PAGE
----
Desmond Tutu, the Anglican archbishop of Cape Town and winner of the 1984 Nobel Peace Prize when this article appeared, was interviewed at his home in Bishopscourt outside Cape Town.
Jim Wallis: We would very much like to hear your perspective on what people speak of as the new era for the church in South Africa, the new level in the struggle against apartheid as the church moves to the front lines.
Desmond Tutu: In many ways the church--perhaps less spectacularly in the past--has been involved in this struggle for some time. Church people have been responsible for bringing the Namibian issue [South Africa's illegal occupation of neighboring Namibia] before the United Nations. And they have brought the plight of squatters very much to the fore.
For instance, the church was involved over the issue of forced population removals, particularly in Mogopa, one of the villages that the government "moved." The South African Council of Churches, with a number of church leaders, was there. We went and stood with the people to try to support them at a time when they were under threat.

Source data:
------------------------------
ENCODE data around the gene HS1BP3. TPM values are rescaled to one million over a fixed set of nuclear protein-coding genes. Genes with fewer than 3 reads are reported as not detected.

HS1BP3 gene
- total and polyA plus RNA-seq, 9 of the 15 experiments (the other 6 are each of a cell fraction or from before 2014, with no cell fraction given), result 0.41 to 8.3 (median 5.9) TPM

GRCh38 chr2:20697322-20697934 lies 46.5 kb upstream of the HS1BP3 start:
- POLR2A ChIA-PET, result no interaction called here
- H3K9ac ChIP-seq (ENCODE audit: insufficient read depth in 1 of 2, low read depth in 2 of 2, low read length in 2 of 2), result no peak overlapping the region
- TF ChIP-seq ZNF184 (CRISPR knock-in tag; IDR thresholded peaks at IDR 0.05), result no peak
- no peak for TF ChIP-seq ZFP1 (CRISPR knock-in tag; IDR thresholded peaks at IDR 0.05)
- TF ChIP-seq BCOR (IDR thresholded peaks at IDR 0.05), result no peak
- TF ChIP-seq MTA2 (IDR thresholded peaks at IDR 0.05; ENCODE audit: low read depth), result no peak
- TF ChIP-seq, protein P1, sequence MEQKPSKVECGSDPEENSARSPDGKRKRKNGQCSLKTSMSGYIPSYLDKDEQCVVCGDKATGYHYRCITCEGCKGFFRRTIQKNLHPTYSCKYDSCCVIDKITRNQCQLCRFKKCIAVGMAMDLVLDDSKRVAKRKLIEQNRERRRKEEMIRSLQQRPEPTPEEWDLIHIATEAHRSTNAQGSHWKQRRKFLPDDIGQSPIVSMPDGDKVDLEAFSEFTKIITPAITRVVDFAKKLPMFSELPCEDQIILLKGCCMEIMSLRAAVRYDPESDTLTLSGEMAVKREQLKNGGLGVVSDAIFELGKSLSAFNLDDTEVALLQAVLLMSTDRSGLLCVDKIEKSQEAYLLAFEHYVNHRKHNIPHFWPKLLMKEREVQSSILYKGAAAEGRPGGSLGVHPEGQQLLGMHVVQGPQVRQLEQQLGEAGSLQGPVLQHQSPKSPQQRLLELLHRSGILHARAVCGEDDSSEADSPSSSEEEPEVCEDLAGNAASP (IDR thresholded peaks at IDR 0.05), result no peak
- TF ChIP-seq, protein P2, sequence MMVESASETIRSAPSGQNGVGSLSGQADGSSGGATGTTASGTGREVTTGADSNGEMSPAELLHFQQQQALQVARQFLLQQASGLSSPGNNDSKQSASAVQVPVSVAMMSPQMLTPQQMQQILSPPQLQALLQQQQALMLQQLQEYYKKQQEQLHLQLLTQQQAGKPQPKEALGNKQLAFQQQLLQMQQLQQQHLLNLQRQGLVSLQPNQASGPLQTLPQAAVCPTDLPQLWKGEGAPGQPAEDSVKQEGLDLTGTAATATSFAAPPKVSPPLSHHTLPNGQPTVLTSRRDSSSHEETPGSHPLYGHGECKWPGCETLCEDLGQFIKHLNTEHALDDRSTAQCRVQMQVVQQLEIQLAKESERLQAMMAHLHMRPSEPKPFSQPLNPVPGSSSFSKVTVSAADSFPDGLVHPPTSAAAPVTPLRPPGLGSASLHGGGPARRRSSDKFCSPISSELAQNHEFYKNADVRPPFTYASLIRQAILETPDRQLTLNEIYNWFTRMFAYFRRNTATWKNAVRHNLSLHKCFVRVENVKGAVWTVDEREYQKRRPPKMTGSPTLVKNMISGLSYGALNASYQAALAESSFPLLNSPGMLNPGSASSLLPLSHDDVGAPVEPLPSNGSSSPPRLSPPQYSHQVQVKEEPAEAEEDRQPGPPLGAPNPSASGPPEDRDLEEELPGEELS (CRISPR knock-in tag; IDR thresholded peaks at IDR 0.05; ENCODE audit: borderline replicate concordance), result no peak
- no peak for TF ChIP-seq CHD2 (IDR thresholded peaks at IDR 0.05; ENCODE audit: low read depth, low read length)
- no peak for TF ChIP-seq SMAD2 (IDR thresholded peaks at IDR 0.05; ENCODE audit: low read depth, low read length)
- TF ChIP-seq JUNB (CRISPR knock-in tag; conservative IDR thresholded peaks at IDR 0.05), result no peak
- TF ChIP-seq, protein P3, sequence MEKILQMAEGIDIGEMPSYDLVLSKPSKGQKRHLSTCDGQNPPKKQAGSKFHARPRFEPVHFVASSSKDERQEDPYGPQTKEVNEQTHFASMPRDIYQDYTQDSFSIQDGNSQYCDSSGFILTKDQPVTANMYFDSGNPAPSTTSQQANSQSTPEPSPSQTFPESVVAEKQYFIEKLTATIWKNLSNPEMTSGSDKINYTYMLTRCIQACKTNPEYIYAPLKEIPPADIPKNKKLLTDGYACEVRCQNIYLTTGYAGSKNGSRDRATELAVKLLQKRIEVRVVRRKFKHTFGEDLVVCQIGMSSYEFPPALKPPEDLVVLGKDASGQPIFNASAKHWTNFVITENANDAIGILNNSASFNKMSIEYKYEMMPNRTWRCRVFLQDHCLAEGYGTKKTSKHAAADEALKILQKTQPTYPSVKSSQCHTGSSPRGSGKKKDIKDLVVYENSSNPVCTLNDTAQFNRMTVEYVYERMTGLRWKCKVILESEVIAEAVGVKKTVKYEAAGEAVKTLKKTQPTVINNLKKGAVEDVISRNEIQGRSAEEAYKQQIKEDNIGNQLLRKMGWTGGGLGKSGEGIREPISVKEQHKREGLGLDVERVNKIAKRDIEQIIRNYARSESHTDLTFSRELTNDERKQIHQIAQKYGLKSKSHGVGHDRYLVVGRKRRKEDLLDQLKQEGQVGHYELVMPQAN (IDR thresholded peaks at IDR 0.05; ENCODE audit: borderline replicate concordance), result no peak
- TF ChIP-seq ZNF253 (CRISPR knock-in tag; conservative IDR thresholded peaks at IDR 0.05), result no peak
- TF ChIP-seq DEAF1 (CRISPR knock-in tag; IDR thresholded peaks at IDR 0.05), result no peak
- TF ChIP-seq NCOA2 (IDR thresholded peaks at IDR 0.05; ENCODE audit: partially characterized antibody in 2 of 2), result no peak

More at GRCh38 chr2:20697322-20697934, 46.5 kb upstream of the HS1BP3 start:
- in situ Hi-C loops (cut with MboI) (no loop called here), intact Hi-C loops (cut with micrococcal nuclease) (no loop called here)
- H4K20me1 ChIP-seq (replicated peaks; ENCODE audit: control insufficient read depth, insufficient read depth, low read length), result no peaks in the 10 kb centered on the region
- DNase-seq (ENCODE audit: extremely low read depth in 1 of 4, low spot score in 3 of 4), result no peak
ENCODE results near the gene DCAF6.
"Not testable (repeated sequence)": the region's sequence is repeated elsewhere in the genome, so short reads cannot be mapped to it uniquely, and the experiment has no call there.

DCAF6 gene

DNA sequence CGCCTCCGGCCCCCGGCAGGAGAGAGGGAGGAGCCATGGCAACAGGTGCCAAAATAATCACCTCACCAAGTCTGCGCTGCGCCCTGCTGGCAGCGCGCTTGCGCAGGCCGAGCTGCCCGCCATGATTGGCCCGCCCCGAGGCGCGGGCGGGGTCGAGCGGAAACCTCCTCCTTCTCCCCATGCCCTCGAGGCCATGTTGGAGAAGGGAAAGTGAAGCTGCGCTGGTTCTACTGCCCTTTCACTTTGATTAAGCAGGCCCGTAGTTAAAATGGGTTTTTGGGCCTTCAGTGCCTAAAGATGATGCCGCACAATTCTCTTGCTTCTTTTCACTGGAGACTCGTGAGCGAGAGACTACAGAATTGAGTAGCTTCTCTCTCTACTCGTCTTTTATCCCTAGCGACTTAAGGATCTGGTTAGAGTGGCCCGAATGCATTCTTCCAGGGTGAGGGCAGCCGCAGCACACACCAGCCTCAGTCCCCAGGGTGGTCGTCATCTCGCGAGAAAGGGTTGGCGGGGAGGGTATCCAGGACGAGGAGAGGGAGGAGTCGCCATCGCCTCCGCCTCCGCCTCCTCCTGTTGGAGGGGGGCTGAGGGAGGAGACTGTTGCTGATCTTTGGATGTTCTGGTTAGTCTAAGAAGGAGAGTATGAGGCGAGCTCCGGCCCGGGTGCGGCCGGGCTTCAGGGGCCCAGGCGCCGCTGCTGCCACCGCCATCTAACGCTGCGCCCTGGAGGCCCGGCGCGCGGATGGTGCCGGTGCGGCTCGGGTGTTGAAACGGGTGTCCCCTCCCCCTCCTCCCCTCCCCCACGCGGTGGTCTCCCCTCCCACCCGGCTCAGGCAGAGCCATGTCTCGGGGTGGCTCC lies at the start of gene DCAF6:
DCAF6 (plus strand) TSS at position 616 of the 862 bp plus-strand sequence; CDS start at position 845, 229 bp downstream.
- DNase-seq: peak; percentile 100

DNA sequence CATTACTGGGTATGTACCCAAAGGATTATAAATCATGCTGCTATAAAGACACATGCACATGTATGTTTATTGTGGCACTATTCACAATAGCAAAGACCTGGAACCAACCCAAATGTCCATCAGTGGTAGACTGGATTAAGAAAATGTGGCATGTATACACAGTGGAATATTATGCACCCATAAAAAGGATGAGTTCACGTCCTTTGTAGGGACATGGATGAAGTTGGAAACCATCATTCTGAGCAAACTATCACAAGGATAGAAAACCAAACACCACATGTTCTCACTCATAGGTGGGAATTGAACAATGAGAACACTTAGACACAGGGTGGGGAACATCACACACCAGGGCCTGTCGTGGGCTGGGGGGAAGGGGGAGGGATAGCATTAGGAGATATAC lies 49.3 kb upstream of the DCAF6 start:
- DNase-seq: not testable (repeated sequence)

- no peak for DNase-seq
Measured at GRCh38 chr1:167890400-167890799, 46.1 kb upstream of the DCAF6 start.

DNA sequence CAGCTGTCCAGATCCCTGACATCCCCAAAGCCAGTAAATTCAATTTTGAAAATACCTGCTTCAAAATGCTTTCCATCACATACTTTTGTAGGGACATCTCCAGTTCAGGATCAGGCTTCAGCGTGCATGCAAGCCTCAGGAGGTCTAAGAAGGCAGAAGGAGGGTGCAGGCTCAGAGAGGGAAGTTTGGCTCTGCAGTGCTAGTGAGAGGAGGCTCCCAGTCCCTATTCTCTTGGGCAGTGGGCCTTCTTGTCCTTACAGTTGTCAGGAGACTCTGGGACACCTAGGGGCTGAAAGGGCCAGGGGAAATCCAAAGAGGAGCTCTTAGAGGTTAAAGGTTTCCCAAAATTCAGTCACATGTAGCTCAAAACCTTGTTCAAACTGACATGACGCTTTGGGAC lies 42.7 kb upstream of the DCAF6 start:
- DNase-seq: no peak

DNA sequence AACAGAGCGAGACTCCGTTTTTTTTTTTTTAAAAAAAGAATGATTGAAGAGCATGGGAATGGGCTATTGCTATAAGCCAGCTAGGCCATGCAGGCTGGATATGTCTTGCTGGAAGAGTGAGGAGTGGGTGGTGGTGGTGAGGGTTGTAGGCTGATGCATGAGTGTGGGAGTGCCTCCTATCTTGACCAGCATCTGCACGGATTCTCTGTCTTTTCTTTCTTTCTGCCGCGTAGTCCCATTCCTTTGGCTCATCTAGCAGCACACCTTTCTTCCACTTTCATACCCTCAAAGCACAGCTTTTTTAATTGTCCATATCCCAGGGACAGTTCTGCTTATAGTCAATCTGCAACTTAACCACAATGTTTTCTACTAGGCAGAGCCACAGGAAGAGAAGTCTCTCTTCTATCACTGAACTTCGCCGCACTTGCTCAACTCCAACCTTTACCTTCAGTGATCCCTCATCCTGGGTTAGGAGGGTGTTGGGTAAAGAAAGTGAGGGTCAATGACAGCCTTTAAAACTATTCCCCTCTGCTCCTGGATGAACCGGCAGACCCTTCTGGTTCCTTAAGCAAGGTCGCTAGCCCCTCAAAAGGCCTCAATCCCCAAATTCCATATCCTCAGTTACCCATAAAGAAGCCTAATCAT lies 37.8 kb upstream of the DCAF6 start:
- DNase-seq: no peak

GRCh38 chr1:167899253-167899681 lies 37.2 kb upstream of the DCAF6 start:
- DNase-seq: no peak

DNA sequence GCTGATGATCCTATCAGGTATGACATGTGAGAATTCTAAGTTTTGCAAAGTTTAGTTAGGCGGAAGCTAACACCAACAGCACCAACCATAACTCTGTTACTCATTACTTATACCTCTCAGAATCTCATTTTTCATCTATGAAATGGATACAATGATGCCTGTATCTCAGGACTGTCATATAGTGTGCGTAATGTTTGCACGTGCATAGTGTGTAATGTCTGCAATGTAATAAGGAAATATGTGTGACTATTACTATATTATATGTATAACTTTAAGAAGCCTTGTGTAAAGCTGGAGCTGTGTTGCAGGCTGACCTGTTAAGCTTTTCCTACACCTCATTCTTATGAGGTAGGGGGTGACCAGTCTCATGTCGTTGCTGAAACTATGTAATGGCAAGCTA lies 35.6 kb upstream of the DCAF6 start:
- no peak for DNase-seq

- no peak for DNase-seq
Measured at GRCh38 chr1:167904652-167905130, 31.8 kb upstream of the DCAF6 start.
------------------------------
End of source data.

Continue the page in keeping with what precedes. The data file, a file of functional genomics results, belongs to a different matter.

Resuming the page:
Perhaps the government had not yet learned how to be thoroughly repressive so that the church did not need, in many ways, to be quite so spectacular. There were other avenues available for people, avenues that were more explicitly political.
What is different, perhaps, now is that the government has progressively eliminated most of the other organizations which legitimately could have been around to articulate the people's concern. And their repression has intensified. They have chosen the military option.
I don't think those who are calling the shots in the government are really interested in negotiating any longer. They believe that they've got the military strength and the political strength to deal with any obstructive elements. And they have more or less neutralized most of the opposition.